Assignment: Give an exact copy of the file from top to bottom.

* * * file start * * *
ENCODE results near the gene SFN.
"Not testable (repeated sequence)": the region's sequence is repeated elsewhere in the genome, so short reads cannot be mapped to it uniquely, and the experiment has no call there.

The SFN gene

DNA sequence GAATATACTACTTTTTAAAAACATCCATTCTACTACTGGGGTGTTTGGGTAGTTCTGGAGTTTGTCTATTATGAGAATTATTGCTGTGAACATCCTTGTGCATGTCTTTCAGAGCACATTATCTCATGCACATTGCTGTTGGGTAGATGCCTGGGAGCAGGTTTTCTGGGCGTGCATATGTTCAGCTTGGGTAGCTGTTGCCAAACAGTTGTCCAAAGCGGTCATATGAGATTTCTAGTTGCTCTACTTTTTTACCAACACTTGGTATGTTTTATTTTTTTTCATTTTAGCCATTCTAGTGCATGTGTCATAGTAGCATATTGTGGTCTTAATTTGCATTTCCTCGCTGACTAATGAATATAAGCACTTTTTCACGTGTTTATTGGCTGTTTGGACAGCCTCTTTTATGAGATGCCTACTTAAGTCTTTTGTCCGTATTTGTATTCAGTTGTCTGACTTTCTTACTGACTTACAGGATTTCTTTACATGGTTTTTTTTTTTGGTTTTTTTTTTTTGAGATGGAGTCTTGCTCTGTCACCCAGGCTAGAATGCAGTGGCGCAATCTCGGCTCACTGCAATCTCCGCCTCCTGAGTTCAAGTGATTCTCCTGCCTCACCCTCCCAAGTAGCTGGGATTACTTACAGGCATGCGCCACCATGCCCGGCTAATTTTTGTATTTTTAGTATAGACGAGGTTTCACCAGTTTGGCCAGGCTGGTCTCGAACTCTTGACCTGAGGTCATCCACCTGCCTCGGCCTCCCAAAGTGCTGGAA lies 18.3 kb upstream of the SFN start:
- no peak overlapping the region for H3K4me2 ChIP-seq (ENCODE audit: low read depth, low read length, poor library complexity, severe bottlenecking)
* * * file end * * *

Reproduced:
ENCODE results near the gene SFN.
"Not testable (repeated sequence)": the region's sequence is repeated elsewhere in the genome, so short reads cannot be mapped to it uniquely, and the experiment has no call there.

The SFN gene

DNA sequence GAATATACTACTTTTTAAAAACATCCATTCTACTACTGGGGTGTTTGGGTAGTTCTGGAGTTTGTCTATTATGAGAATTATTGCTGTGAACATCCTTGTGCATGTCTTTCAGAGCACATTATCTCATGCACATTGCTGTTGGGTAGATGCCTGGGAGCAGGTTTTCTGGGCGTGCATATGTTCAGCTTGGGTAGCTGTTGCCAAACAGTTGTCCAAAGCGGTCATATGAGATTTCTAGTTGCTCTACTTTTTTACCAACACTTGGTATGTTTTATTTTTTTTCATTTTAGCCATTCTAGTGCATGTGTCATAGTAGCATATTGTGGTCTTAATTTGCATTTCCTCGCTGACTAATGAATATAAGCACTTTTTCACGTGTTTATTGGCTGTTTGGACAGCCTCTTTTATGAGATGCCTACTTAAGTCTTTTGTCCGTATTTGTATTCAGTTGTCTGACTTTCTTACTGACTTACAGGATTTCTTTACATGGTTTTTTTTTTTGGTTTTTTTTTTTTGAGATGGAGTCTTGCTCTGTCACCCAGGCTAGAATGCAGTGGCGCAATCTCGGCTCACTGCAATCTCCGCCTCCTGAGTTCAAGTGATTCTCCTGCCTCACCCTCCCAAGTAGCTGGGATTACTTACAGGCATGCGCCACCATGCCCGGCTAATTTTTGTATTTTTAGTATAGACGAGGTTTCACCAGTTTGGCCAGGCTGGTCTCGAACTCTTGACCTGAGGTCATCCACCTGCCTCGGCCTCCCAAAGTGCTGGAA lies 18.3 kb upstream of the SFN start:
- no peak overlapping the region for H3K4me2 ChIP-seq (ENCODE audit: low read depth, low read length, poor library complexity, severe bottlenecking)